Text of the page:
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When we think of Japan, we first think of the busy sidewalks and neon lights of Tokyo. But beyond the capital, Japan is a country that melds ancient traditions and modern life better than almost anywhere else. From hiking Mount Fuji to soaking in an authentic onsen bath and delving into the geisha tradition of Kyoto after a ride on a bullet train, Japan is one of the world’s most unique destinations. This guide will provide you with all the information you need to know to start planning a trip to Japan!
- Karima Cammell
- From USA
The best time to visit Japan is between April and May when weather conditions are favorable across the country, be it in mountains or on tropical beaches. Coinciding with the famous cherry blossom season, this is the peak period for domestic and international tourism. A great alternative to this season is visiting Japan in September or November when Japan experiences its gentle move from summer to fall.
When planning a trip to Japan, be sure to give yourself at least a couple of days in the thriving capital to explore Tokyo. Join the locals in a bar amid the bright lights of the Shinbashi district before taking in the city’s historic Edo architecture and discovering more about the Shinto religion at Meiji Jingu Shrine. Then put on your hiking boots and head out to summit Mount Fuji. Learn more about the darkest days in Japanese history at Hiroshima Peace Memorial, which contains some of the only buildings to survive the atomic bomb blast, and continue your journey to Japan’s ancient capital Kyoto. Known for its geisha culture, Kyoto’s 1,300-year-old imperial palace is well worth exploring. If you are planning a family trip to Japan, be sure to make a stop at Nara, whose deer have become minor celebrities, before checking out the remnants of ancient monuments in Osaka.
Given its wealth of attractions, it is important to know how many days to spend in Japan if you are planning a trip there. A seven-day trip will give you an idea of what makes the country tick, with time for touring Osaka, Tokyo, and Kyoto. With two weeks in Japan, you can extend your explorations to the Goto Archipelago and Shikoku Island, among others, that will take you off the beaten path.
Japan’s main international airport is Narita International Airport in Tokyo. However, some international airlines also serve Osaka. There is also a regular ferry service between Busan in South Korea and Fukuoka on Japan’s western Kyushu Island. The vast majority of international visitors opt to reach the country via air.
Most of Japan is served by a clean, efficient, trustworthy public transportation system. The most famous component of this is its bullet train network, which connects major cities with trains traveling at speeds of up to 320 km/h. If your planned trip to Japan involves lots of rail travel, think about buying a Japan Rail Pass. Regional trains and buses complete the country’s public transportation network. Rental cars are available, but the language barrier can make driving in the country difficult.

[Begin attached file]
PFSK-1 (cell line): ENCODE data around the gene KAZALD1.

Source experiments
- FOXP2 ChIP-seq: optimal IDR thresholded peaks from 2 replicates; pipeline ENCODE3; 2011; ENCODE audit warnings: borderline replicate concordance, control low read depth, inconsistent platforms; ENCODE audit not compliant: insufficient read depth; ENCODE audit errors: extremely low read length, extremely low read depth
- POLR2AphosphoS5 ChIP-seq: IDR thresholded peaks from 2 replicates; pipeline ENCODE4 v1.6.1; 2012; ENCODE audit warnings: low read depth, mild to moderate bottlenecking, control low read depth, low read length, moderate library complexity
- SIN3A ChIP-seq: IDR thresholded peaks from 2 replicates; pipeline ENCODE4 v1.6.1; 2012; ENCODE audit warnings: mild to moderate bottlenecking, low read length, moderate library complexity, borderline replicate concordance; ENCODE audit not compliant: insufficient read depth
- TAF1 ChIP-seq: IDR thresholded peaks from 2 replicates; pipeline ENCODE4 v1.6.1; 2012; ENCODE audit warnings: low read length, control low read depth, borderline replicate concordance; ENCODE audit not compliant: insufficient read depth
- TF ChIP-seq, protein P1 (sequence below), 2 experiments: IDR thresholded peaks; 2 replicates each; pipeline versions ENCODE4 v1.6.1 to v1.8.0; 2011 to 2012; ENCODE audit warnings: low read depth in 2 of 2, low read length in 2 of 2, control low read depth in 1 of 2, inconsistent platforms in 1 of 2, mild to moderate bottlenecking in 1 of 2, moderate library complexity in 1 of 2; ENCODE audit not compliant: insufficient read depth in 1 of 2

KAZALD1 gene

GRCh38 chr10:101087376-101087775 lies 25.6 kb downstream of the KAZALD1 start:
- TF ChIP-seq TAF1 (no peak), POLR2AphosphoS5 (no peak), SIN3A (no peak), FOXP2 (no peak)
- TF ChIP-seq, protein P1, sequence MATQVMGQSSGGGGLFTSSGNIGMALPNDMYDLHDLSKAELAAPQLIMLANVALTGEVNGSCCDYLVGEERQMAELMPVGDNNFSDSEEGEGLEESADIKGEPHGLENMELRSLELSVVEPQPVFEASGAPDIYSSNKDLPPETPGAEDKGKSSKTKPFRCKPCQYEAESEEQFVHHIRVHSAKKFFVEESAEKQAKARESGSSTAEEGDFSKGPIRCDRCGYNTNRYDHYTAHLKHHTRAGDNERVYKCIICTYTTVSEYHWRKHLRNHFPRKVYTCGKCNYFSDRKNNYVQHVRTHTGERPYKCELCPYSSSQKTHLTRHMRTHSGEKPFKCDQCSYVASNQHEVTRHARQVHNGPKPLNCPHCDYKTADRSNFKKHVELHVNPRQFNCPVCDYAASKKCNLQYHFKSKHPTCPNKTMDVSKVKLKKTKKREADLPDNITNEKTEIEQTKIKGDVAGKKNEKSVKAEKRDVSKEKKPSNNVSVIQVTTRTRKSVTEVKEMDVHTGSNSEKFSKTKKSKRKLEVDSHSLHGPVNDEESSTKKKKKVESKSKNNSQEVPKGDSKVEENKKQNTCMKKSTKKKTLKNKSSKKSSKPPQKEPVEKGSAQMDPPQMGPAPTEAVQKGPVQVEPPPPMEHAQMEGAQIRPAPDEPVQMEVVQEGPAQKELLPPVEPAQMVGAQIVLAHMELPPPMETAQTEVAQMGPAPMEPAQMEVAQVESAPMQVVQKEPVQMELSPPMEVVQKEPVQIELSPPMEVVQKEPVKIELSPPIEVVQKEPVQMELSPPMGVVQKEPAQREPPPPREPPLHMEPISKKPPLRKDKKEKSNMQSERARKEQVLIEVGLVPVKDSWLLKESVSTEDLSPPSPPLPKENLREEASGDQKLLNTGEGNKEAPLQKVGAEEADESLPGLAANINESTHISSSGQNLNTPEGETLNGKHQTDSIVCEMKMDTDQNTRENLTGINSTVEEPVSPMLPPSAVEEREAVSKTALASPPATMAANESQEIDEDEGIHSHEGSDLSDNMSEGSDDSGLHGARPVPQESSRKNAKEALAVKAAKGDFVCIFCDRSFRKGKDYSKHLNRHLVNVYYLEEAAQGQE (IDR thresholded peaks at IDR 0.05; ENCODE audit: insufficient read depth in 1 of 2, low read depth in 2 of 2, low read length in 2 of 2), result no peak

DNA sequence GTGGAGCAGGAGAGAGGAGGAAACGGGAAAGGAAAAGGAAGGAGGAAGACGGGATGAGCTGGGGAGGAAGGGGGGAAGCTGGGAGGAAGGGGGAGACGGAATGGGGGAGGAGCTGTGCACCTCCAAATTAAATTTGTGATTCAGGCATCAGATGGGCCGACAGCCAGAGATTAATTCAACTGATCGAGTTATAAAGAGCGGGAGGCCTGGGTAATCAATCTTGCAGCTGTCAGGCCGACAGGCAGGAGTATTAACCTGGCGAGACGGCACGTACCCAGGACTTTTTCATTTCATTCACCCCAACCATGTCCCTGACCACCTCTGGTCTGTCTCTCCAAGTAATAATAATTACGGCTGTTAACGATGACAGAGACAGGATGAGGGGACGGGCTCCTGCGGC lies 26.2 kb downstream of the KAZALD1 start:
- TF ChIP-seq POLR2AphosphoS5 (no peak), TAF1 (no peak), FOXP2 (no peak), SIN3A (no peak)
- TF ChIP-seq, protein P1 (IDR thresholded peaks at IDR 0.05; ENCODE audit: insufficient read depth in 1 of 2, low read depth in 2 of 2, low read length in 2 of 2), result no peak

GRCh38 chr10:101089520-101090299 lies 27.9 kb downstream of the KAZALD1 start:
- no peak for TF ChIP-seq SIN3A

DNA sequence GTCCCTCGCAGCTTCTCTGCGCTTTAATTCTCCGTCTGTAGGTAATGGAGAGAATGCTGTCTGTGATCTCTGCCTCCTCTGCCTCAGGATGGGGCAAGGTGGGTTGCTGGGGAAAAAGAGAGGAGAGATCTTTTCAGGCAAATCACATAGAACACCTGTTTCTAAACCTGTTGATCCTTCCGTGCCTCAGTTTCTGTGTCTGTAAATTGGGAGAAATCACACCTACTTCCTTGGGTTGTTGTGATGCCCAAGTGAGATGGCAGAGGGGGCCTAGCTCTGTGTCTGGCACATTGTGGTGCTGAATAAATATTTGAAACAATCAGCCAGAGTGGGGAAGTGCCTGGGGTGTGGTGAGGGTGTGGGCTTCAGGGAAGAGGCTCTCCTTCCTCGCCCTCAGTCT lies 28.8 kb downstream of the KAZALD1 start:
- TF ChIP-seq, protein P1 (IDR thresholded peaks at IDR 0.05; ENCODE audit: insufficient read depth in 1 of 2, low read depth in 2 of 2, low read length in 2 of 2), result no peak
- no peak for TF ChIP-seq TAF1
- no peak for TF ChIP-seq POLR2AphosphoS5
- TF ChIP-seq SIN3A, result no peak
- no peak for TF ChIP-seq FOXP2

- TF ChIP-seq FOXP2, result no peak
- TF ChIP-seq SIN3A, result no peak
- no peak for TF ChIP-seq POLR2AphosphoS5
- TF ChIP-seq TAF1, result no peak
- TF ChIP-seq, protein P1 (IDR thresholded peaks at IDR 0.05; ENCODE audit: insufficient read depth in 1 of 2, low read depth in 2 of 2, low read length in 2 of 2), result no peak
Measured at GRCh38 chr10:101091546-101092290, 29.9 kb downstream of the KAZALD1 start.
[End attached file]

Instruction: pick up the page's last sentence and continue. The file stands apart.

Japan is not as cheap as other Asian nations to travel in. However, accommodation, food, and transportation are universally excellent and well worth the cost. Budget travelers should expect to spend at least USD 50 to USD 100 per person per day, while higher-end travelers keen to experience Michelin-starred food or luxury hotel stays should budget for USD 150 to USD 280 per day.
Japan’s largely unwritten cultural rules can worry first-time visitors. But follow this simple advice and you will not risk offending anyone! As a sign of respect, avoid looking directly in the eyes of the locals for long periods. You should also be particularly respectful to the elderly and offer them your seat on public transportation if necessary. Do not make excessive noise in public spaces or play music without headphones, which is also considered rude. Please note that getting intoxicated with alcohol (or drugs) is considered a serious offense in much of Japan and can get you in trouble with the police.
- Japan is an incredibly safe country and it consistently ranks as one of the safest in the world.
- Petty crimes such as mugging are almost unheard of and foreign visitors rarely become targets of more serious crimes either.
- It is generally safe to walk around after dark, although it is better if solo or female travelers take a taxi for extra security.
- Never go hiking alone and pay attention to local weather forecasts before venturing into the countryside.
The ‘land of the rising sun’ makes for an incredible vacation destination. When planning a trip here, be sure to take note of the points we have mentioned above. Better yet, let one of our local travel experts do all the hard work for you and arrange the perfect customized trip to Japan!